Albania Court Hears Judge’s Lawsuit Against BIRN

Judge Gjin Gjoni. Photo: LSA

Hearings have started in Tirana in a case brought by Gjin Gjoni, an Appeals Court Judge, and his wife, Elona Caushi, who claim they suffered ‘moral anguish’ from BIRN reports and seek compensation.

The case of Judge Gjin Gjoni and his wife against BIRN Albania and its journalists, Aleksandra Bogdani and Besar Likmeta, started in the First Instance Court of Tirana on Wednesday and in the presence of several observers from local and international organisations.

Read more on Balkan Insight.

Serbia Releases Defendants in Journalist’s Murder Trial

Slavko Curuvija. Photo: Slavko Curuvija Foundation.

A Serbian court has released two former State Security officers charged with participating in the 1999 murder of opposition journalist Slavko Curuvija from custody and put them under house arrest.

The Special Court in Belgrade on Thursday released from custody two former Serbian State Security officers, Milan Radonjic and Ratko Romic, and placed them under house arrest for the duration of their trial for allegedly taking part in the murder of opposition journalist Slavko Curuvija in 1999.

Read more on Balkan Insight.

Four Broadcasters Dominate Serbian Media, BIRN Shows

Illustration. Photo: Pixabay

The biggest threats to media pluralism in Serbia are the concentration of audience and political influence over the media, according to research conducted by BIRN and the German branch of Reporters Without Borders.

BIRN and Reporters Without Borders on Wednesday also presented the website, which contains the database with information about media ownership and audience shares.

According to the research, 62.35 per cent of the audience in Serbia is shared between four broadcasters that own seven channels.

Read more on Balkan Insight.

Kosovo Coalition Divided over Criminalising Defamation

Milaim Zeka at the BIRN Kosovo election debate. Photo: Atdhe Mulla
Milaim Zeka at the BIRN Kosovo election debate. Photo: Atdhe Mulla

The largest coalition campaigning in the Kosovo elections is divided over a controversial proposal to reintroduce criminal penalties for defamation.

A draft law to recriminalise defamation, proposed earlier this year and strongly opposed by journalists and civil society groups, has divided candidates from the coalition between the Kosovo Democratic Party, PDK, the Alliance for the Future of Kosovo, AAK and the Initiative for Kosovo, NISMA, which are running together in the June 11 polls.

AAK candidate Muharrem Nitaj cautioned that any such move should be examined carefully before being implemented.

Read more on Balkan Insight.

Inauguration Day Attacks Alarm Serbian Journalists

Protesters were not allowed to come near the Parliament on Wednesday. Photo: BIRN

Media unions say the spate of attacks on reporters that took place as Aleksandar Vucic was being inaugurated as President of Serbia sent a grim message about what journalists can expect in future.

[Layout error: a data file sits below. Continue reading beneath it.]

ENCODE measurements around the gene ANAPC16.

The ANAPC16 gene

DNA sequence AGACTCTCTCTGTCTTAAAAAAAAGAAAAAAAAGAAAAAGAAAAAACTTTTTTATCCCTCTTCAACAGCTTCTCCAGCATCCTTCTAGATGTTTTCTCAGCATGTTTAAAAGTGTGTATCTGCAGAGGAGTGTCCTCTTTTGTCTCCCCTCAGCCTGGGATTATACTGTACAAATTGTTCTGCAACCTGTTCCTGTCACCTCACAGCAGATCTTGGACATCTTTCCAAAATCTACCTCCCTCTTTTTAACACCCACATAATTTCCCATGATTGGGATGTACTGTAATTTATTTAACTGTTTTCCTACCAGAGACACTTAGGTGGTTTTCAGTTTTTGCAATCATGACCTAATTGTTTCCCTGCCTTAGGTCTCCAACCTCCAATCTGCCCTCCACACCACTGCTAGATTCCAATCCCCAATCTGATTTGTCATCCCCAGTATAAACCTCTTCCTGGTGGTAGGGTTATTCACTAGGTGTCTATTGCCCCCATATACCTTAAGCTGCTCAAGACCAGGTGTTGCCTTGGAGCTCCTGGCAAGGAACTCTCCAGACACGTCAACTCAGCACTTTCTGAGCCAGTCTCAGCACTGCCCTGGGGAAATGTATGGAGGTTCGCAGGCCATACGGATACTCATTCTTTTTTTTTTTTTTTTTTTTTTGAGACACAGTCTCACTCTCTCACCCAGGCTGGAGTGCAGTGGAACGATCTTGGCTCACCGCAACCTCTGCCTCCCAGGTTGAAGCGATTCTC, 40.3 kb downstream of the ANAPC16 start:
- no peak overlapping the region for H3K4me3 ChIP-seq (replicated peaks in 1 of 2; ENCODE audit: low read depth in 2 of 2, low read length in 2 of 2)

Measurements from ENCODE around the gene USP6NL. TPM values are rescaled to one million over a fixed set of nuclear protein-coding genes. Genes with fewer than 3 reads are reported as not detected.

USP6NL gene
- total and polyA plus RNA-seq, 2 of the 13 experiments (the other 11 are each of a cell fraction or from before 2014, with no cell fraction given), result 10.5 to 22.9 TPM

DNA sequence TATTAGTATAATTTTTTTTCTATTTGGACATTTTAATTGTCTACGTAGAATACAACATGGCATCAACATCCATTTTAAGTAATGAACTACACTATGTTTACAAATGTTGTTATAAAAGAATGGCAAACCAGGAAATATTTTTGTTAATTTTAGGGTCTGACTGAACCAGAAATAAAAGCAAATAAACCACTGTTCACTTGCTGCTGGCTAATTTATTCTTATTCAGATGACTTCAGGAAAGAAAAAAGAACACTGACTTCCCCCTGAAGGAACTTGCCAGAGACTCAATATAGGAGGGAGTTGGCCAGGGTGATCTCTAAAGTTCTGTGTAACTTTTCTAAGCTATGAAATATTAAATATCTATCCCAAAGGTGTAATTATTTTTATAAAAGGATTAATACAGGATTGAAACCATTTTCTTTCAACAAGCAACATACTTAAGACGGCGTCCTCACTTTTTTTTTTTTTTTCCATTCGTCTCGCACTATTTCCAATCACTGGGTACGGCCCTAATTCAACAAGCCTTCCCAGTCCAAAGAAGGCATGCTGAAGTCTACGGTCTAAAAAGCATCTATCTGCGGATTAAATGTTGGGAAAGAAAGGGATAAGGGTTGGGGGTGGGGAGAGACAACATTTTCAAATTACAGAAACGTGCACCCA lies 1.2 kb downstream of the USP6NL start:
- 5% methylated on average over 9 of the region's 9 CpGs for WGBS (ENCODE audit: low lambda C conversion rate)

After Aleksandar Vucic was sworn in as President of Serbia on a day marked by several incidents, including attacks on journalists, media representatives have warned that journalists can expect only a worse situation in future.

“Stop being silent!,” is the title of the letter that the head of the Independent Serbian Journalists’ Association, Slavisa Lekic, on Thursday sent to the Ministry of Information, condemning it for not reacting to Wednesday’s incidents.

Read more on Balkan Insight.

Albanian Broadcaster Strives for Neutral Stance in Election

RTSH headquarter in Tirana. Photo: Wikimedia Common/TorbjornS

Albania’s public broadcaster, RTSH, long seen as the biased mouthpiece of governments, seems to be making a real effort to behave more professionally during this election campaign.

Albania’s Public Broadcaster, RTSH, has vowed to maintain political balance in its reporting of the election campaign, raising hopes among media experts that the standard of information might change for good.

On Tuesday, the general director of RTSH, Thoma Gellci, suspended the director of the broadcaster’s branch in Gjirokastra, following reports of unbalanced reporting against the opposition parties.

Read more on Balkan Insight.

Journalists’ Row Reignites Romanian Debate on Media Freedom

Dragos Patraru, anchor of “The State of the Nations” late night show on Digi 24. Photo: Facebook.

Accusations made by a Romanian TV show anchor – that his broadcaster has turned a blind eye to a corruption scandal linked to the station – have fuelled fresh controversy over press freedom and self-censorship.

A public row between a Romanian TV presenter and the management of his news channel over [lack of] coverage of a corruption investigation linked to broadcasters has reignited a debate in Romania about media freedom, self censorship and over whether intelligence services infiltrate news organizations.

The editor-in-chief of Digi 24 news channel, Cosmin Prelipceanu, has publicly threatened the host of the station’s daily late night TV show with a lawsuit after the latter accused the news station of ignoring the indictment of several senior representatives of RCS-RDS telecom, the group that owns the station.

Read more on Balkan Insight.